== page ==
A couple of points that stuck out to me:  having the large foreign quarter be neutral ground created tactical problems for both sides, and both sides frequently made tactical blunders that prolonged the three month battle.  Chiang Kai-shek does not come off at all well, demonstrating the qualities that would eventually result in his retreat to Taiwan.

There are excellent photos and maps, as well as the battle order.  There are copious footnotes, bibliography,and an index.  The prose is clear and understandable

This volume is a bit pricey at $32.95, but will be worth it to the World War II and military history buffs.  Everyone else should check it out at the library.

ARC Giveaway: The Cat Sitter’s Cradle (Ends June 30, 2013)

This giveaway has ended!  Congratulations to the winner!

Please check to see if there’s a new giveaway!

Hey, folks!  I thought I would give giveaways another chance.  So I’ll be giving away an Advanced Reading Copy of The Cat Sitter’s Cradle by Blaize & John Clement. in a contest.

Cradle

Rules

  • The contest begins today, June 14, 2013 and ends June 30, 2013 at ,midnight Central Daylight Time.
  • U.S, residents only (sorry international fans.)
  • One entry per person.
  • To enter the contest, comment to this entry with an answer to the topic:  “I like cats because…”

Even if you aren’t interested in the book yourself, please consider telling other people who might be interested on your favorite social networks.

Good luck!

Book Review: They Talked to a Stranger

Book Review: They Talked to a Stranger by Len O’Connor

Not actually a picture from the book.

This book is centered around ten interviews with juvenile delinquents by then-radio reporter Len O’Connor in 1950s Chicago.  Each of the boys is identified with a nickname, some their actual nickname, others chosen to protect their identities.    They’re asked how they got into a life of crime, a bit about their home situations, what kind of reformatory or jail experience they’ve had, and so forth.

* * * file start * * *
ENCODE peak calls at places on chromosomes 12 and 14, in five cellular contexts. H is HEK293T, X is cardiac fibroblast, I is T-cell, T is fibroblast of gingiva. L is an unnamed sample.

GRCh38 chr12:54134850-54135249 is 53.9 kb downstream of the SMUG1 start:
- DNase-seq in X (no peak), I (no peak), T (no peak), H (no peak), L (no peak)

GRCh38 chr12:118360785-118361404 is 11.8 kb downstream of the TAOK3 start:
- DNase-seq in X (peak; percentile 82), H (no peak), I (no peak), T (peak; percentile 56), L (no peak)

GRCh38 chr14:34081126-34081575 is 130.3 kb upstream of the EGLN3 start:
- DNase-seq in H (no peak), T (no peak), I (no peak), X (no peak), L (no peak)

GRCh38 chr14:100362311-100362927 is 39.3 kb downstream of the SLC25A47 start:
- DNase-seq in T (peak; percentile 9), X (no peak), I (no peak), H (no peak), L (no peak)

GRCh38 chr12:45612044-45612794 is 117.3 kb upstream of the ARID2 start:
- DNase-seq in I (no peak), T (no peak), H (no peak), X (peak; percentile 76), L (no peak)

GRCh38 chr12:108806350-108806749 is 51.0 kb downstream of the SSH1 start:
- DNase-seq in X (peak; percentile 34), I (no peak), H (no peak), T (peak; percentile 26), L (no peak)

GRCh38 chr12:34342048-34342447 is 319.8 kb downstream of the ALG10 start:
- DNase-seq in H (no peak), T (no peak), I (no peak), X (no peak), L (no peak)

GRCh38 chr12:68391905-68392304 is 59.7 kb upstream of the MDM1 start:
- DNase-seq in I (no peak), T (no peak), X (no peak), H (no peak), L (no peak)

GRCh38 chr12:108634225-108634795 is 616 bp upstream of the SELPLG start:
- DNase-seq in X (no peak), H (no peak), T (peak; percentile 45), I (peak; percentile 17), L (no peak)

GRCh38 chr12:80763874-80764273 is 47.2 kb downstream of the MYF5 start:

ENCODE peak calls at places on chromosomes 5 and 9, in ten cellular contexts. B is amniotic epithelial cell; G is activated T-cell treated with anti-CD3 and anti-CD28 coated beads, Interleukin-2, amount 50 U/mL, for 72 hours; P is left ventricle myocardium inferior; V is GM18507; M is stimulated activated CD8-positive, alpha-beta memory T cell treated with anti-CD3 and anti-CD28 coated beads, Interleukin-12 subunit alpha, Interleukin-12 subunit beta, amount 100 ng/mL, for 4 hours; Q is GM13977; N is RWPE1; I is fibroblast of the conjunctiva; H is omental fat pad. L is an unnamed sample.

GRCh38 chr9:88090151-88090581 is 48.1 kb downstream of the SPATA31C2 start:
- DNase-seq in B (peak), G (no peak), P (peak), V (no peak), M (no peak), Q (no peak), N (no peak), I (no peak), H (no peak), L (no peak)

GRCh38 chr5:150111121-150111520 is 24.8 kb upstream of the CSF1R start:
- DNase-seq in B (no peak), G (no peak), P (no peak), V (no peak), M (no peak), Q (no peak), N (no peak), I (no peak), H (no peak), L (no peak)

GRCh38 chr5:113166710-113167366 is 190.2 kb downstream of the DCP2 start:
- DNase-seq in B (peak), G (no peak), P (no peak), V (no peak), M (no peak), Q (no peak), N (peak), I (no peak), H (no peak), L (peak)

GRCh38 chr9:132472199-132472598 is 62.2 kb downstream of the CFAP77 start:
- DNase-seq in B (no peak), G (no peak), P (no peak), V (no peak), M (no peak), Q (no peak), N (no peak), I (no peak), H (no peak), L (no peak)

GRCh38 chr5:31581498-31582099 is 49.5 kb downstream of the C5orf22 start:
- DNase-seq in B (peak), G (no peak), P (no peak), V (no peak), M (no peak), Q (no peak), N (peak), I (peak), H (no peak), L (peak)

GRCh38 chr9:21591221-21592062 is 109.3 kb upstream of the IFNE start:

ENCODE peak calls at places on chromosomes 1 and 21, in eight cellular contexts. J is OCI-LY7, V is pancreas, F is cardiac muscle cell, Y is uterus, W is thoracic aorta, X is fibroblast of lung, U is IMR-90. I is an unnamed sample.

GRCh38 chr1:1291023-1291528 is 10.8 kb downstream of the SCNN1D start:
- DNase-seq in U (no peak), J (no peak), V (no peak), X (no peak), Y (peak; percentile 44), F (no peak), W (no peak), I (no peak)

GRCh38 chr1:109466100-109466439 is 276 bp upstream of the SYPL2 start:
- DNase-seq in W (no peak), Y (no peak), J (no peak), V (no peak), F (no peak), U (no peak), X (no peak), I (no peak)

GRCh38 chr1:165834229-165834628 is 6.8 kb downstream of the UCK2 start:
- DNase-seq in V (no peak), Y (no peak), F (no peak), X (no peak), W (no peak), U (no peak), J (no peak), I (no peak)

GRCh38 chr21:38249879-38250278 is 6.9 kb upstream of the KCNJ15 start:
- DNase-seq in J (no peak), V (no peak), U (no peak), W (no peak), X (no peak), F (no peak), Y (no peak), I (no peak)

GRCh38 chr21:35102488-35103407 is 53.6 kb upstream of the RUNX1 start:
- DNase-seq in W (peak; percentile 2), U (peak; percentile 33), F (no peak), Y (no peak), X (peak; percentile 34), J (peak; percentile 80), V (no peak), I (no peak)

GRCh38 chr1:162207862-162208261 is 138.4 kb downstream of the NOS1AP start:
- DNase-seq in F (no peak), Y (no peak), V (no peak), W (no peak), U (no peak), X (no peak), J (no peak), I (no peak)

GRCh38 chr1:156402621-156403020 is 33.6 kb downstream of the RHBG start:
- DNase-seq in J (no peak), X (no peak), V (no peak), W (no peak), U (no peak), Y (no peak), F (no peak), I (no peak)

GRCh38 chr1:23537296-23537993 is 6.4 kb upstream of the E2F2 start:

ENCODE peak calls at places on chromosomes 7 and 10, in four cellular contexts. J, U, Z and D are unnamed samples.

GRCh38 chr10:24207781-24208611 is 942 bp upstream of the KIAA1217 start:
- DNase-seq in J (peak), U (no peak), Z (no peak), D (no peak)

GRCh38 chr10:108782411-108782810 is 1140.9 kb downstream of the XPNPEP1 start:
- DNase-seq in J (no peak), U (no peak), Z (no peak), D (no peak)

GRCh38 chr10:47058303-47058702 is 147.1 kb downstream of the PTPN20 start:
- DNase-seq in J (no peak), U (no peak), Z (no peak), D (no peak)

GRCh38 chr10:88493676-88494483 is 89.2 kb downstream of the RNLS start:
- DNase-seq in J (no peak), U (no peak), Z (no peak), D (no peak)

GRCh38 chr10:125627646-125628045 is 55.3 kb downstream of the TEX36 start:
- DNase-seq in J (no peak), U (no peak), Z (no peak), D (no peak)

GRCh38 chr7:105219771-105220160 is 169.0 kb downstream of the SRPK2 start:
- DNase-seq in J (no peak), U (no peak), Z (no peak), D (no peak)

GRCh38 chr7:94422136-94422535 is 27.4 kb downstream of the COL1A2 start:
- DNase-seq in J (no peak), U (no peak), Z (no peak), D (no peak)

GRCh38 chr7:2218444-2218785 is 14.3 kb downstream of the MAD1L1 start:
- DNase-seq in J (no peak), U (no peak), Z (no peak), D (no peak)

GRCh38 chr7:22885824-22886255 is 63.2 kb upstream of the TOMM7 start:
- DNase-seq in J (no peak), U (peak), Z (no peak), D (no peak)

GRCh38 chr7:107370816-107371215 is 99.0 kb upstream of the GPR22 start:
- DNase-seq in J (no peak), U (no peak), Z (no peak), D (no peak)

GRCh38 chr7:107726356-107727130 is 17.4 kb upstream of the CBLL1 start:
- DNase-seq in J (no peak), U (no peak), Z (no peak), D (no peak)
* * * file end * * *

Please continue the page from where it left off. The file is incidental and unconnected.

“Moustache”, for example, is a cop killer.  It’s more bad luck and bad choices than something he planned to do, but a cop killer none the less.  “The Loner” is an Israeli citizen, “Joy Ride” just likes stealing cars for the thrill (and his capture on a petty theft charge keeps him from being indicted for murder with the rest of his gang) and “One-Arm” is going to find it hard to continue his burglary career after his laundry machine accident.

It’s pretty strong stuff, and would have been even stronger when it was published back in the 1950s.  Most of the boys are clearly doomed to continue being criminals in adulthood; even the Army won’t take them.  The one ray of hope is “Boot Straps”, an uneducated black man who one day decided that stealing was getting him nowhere and quit cold turkey, turning his life around despite every hardship.

There is discussion of racism as one of the contributing factors of juvenile delinquency.  Several of the boys talk about rape, but none of them admit to it.  (There’s a fair amount of casual sexism both from the delinquents and from Mr. O’Connor.)  Homosexuals are seen as disturbed, and the concluding chapter makes a disconnected suggestion that homosexuals = sexual deviants = child killers.

The concluding chapter has other thoughts on the problem of juvenile delinquency in Chicago.  Suggested fixes include strong positive relationships between fathers and sons, free athletic programs to keep active young men busy, and better enforcement of curfew laws.

This is an interesting look at crime by minors in a bygone decade; it is disheartening to see how little has changed in some respects.  I got my copy from a library discard sale, and reprints appear to be very rare.

Book Review: The Weird Ones

Book Review: The Weird Ones by Frederik Pohl, Poul Anderson, Milton Lesser, Eando Binder, Mack Reynolds, Sam Sackett & L. Sprague de Camp

Weird

This is an anthology of 1950s science fiction published in 1962.  In the Fifties, SF became more “thinky” than in the pulp era, with an emphasis on the soft sciences like psychology and sociology.  While still rather staid in certain areas, which would be radically updated with the New Wave in the 1960s, Fifties SF came closer to literature.  This was the first book printing for these stories, which is why the cover calls them rare.